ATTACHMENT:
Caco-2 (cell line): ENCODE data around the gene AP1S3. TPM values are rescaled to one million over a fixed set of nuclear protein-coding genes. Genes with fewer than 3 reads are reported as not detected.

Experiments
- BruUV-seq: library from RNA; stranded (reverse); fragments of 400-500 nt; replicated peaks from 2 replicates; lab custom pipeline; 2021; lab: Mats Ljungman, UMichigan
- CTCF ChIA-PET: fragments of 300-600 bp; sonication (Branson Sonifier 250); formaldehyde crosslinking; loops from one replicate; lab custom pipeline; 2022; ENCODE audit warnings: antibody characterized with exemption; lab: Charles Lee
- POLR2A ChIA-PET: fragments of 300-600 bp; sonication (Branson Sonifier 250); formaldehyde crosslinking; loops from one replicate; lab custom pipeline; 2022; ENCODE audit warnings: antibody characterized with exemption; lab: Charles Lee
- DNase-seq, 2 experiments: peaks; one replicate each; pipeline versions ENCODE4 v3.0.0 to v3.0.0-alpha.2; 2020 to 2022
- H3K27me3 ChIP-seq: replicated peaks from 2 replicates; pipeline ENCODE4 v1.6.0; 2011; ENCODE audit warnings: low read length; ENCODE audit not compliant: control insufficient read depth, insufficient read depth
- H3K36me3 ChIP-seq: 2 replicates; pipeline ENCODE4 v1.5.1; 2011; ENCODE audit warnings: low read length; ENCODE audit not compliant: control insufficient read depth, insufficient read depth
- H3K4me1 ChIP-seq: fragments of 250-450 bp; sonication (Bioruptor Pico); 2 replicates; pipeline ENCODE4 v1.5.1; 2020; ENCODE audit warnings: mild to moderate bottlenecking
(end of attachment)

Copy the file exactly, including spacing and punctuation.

Caco-2 (cell line): ENCODE data around the gene AP1S3. TPM values are rescaled to one million over a fixed set of nuclear protein-coding genes. Genes with fewer than 3 reads are reported as not detected.

Experiments
- BruUV-seq: library from RNA; stranded (reverse); fragments of 400-500 nt; replicated peaks from 2 replicates; lab custom pipeline; 2021; lab: Mats Ljungman, UMichigan
- CTCF ChIA-PET: fragments of 300-600 bp; sonication (Branson Sonifier 250); formaldehyde crosslinking; loops from one replicate; lab custom pipeline; 2022; ENCODE audit warnings: antibody characterized with exemption; lab: Charles Lee
- POLR2A ChIA-PET: fragments of 300-600 bp; sonication (Branson Sonifier 250); formaldehyde crosslinking; loops from one replicate; lab custom pipeline; 2022; ENCODE audit warnings: antibody characterized with exemption; lab: Charles Lee
- DNase-seq, 2 experiments: peaks; one replicate each; pipeline versions ENCODE4 v3.0.0 to v3.0.0-alpha.2; 2020 to 2022
- H3K27me3 ChIP-seq: replicated peaks from 2 replicates; pipeline ENCODE4 v1.6.0; 2011; ENCODE audit warnings: low read length; ENCODE audit not compliant: control insufficient read depth, insufficient read depth
- H3K36me3 ChIP-seq: 2 replicates; pipeline ENCODE4 v1.5.1; 2011; ENCODE audit warnings: low read length; ENCODE audit not compliant: control insufficient read depth, insufficient read depth
- H3K4me1 ChIP-seq: fragments of 250-450 bp; sonication (Bioruptor Pico); 2 replicates; pipeline ENCODE4 v1.5.1; 2020; ENCODE audit warnings: mild to moderate bottlenecking